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Black Canyon City Residents Give Their Take On I-17 Traffic Tangles

By Stina Sieg
Published: Tuesday, November 22, 2016 - 7:15am
Updated: Tuesday, November 22, 2016 - 4:32pm
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(Photo courtesy of Kathleen Mirza)
Construction on system meant to detect wrong-way drivers along I-17 is set to begin in the fall.

This Thanksgiving holiday, AAA estimates nearly 50 million Americans will be traveling. And if you’re driving on Arizona’s Interstate 17 during that time, it might feel like all of them are right there with you.

I-17, which connects Phoenix to Flagstaff, is notorious for traffic snarls and closures — especially in one small town, whose name you might recognize from nightly traffic reports here in Phoenix.

Black Canyon City, 40 miles north of Phoenix, is famous for two things: delicious pie from the local diner and epic traffic congestion.

Sometimes, people can be stuck for miles and hours on this vital stretch of road, which has few frontage roads and even fewer alternate routes. But locals here have a way of avoiding the crush of cars.

“We don’t go north on Fridays, and we don’t go south on Sundays,” said David Peplinski.

The backup is just that predictable, Peplinksi said, as he sipped a soda at the bar at Rock Springs Café. That’s the local haunt that makes the town’s famous pie – and becomes a haven to travelers escaping traffic that sometimes stretches for 20 miles.

Paintings of cowboys were on the walls, a giant taxidermied polar bear was standing the corner, and the place was packed with locals – all with their own ideas about how to deal with the traffic.

Mike Erickson, who has lived in Black Canyon City for 10 years, said ideally a frontage road would be great. “I think it would be nice if you could just make change lanes. The northbound lane is blocked, you should be able to go southbound for a couple of miles to get around it,” he said.

Retired Arizona Highway Patrolman Richard Smith had a popular opinion: widen the road, by least one lane, north of Anthem.

“Because there’s just too much traffic for too little a road,” Smith said.

That would be around 30,000 cars a day in the Black Canyon City area and more than 50,000 on the weekends, according to the Arizona Department of Transportation (ADOT).

Dallas Hammit, deputy director for transportation and the state engineer, said the number of cars has been increasing steadily in recent years, but when it comes to the idea of widening the roadway, “the pie isn’t big enough.”

Meaning the pot of money ADOT has can’t pay for a giant project like that, at least not all at once.

Every year, Hammit said, ADOT has about $300 million to use in greater Arizona, which includes I-17. That might sound like a lot, but that money has to pay for both new projects and maintenance.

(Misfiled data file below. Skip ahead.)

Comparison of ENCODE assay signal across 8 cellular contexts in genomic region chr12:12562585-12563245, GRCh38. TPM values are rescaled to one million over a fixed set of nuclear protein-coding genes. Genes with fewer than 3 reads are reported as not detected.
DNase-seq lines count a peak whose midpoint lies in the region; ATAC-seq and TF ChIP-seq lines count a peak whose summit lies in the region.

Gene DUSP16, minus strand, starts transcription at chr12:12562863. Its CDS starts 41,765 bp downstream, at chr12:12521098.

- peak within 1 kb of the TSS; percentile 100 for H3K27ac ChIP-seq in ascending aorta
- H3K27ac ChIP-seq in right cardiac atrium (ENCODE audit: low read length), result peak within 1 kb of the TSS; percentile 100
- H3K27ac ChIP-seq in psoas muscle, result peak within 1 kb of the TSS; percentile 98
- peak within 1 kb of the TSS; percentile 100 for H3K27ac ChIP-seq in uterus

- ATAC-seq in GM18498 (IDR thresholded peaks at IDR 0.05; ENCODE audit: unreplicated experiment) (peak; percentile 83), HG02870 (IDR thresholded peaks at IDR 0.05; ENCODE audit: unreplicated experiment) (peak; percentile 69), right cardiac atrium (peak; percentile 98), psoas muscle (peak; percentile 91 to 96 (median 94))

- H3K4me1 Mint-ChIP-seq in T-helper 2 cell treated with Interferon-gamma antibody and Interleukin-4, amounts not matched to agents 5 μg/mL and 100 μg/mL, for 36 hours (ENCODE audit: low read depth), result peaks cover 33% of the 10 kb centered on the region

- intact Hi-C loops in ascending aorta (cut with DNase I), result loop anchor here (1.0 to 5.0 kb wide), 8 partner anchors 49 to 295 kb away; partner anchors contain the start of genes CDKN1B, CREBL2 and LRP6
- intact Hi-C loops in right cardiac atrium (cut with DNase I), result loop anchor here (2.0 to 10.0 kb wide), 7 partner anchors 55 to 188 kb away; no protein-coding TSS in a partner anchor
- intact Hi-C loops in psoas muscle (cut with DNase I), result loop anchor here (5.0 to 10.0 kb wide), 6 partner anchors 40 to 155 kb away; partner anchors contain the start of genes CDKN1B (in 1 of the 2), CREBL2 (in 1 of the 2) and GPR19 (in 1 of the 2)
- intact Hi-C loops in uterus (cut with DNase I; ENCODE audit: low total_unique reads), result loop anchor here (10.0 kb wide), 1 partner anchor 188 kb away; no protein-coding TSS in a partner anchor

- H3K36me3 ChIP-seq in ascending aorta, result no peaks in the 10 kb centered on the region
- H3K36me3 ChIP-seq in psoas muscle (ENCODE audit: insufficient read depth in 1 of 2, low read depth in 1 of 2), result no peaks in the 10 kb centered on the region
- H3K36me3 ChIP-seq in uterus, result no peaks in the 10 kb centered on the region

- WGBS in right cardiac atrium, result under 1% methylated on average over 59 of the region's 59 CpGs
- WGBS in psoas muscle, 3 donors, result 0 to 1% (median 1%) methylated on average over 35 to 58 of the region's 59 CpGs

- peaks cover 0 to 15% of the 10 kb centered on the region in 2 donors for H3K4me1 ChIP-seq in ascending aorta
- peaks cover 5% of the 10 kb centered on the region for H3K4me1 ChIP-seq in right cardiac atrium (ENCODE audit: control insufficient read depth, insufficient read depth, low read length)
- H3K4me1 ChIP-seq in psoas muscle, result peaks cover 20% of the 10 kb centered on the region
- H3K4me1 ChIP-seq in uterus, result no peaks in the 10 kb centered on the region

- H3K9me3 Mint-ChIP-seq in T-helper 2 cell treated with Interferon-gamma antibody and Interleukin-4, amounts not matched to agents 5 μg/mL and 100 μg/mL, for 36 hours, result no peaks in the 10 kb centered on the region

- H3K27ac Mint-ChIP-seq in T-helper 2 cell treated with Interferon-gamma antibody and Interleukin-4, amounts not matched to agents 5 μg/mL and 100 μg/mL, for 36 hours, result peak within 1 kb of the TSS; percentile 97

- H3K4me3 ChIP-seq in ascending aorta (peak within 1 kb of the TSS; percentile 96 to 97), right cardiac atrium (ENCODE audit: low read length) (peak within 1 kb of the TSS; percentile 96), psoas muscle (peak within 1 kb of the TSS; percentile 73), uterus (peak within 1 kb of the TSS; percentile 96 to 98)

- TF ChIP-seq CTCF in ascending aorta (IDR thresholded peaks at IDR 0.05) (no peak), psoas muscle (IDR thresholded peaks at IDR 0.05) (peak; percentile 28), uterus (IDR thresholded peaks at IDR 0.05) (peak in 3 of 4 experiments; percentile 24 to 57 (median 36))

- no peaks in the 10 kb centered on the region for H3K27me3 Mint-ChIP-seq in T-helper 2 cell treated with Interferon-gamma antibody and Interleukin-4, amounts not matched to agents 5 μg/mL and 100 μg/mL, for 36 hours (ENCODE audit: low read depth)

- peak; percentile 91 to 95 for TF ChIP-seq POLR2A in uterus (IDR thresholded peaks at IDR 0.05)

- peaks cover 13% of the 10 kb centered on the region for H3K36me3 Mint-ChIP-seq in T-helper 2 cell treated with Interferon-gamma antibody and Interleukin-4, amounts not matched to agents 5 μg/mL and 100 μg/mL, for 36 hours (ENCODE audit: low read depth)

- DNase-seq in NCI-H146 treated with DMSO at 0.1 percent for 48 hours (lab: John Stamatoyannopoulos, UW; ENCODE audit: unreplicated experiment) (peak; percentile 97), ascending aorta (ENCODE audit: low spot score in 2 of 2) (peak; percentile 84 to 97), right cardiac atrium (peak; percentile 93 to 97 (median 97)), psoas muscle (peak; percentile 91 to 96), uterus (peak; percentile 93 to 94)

Hammit estimates it would cost more than $100 million to add a lane from Anthem to Cordes Junction.

“So, it would take multiple years, or we don’t do any maintenance of our system for multiple years,” he said.

That would entail multiple years of no upkeep of roadways or bridges, which simply is not an option. And besides, Hammit said, it’s not really the road that’s the problem. It’s people.

“About 90 to 95 percent of crashes are behavior,” he said.

Meaning, the road’s not usually at fault. The drivers are. Maybe they're texting and swerve into another lane. Maybe they're going too fast around a curve. Maybe they're tipsy and don’t realize it.

The people of Black Canyon City have seen it all.

Back at the Rock Springs Café, 80-year-old Jean Kessel recounts one of the many serious accidents that have happened on I-17 since she moved to town more than a decade ago.

“We had a lady who tried to save a cow that happened to get on the freeway,” she said. That situation ended in the woman’s death and, of course, a road closure.

Like all the locals I met in town, Kessel said she’s never been in a crash in the area.

Kessel said she and her friends know how to navigate these roads, unlike what they call "flatlanders," out of Phoenix.

She thinks they don’t get how dangerous this road can be. “This is a serious situation,” Kessel said, her big smile suddenly getting serious. “Slow down.”

Kessel’s hope is that ADOT puts up more warning signs, alerting people to the same thing. And she's getting her wish.

ADOT’s planning to install new electronic warning and speed feedback signs next year. A widening project is a possible long-term goal, but has not yet been planned. 

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